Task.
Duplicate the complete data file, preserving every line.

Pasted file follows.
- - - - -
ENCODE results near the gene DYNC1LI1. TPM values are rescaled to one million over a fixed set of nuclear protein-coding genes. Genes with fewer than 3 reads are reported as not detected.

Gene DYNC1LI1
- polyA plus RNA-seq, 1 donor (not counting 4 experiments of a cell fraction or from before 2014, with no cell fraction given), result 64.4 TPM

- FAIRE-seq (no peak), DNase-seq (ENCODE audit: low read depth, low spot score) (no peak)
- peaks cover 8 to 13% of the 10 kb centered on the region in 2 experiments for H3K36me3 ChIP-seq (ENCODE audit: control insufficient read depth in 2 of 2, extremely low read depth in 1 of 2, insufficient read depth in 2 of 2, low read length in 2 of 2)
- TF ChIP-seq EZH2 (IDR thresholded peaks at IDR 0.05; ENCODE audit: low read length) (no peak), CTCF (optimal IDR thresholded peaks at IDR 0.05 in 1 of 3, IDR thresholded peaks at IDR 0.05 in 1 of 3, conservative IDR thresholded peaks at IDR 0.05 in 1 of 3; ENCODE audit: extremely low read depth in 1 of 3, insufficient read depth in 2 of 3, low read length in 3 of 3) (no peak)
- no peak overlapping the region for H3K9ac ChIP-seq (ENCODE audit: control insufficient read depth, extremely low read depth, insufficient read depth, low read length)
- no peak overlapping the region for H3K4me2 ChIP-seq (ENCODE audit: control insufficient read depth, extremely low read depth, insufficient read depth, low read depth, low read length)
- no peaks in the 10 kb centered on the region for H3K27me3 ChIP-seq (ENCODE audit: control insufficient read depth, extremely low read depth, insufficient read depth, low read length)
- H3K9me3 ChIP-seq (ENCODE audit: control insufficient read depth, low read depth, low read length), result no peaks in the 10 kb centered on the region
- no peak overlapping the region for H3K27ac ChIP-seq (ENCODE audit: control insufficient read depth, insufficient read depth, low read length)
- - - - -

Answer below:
ENCODE results near the gene DYNC1LI1. TPM values are rescaled to one million over a fixed set of nuclear protein-coding genes. Genes with fewer than 3 reads are reported as not detected.

Gene DYNC1LI1
- polyA plus RNA-seq, 1 donor (not counting 4 experiments of a cell fraction or from before 2014, with no cell fraction given), result 64.4 TPM

- FAIRE-seq (no peak), DNase-seq (ENCODE audit: low read depth, low spot score) (no peak)
- peaks cover 8 to 13% of the 10 kb centered on the region in 2 experiments for H3K36me3 ChIP-seq (ENCODE audit: control insufficient read depth in 2 of 2, extremely low read depth in 1 of 2, insufficient read depth in 2 of 2, low read length in 2 of 2)
- TF ChIP-seq EZH2 (IDR thresholded peaks at IDR 0.05; ENCODE audit: low read length) (no peak), CTCF (optimal IDR thresholded peaks at IDR 0.05 in 1 of 3, IDR thresholded peaks at IDR 0.05 in 1 of 3, conservative IDR thresholded peaks at IDR 0.05 in 1 of 3; ENCODE audit: extremely low read depth in 1 of 3, insufficient read depth in 2 of 3, low read length in 3 of 3) (no peak)
- no peak overlapping the region for H3K9ac ChIP-seq (ENCODE audit: control insufficient read depth, extremely low read depth, insufficient read depth, low read length)
- no peak overlapping the region for H3K4me2 ChIP-seq (ENCODE audit: control insufficient read depth, extremely low read depth, insufficient read depth, low read depth, low read length)
- no peaks in the 10 kb centered on the region for H3K27me3 ChIP-seq (ENCODE audit: control insufficient read depth, extremely low read depth, insufficient read depth, low read length)
- H3K9me3 ChIP-seq (ENCODE audit: control insufficient read depth, low read depth, low read length), result no peaks in the 10 kb centered on the region
- no peak overlapping the region for H3K27ac ChIP-seq (ENCODE audit: control insufficient read depth, insufficient read depth, low read length)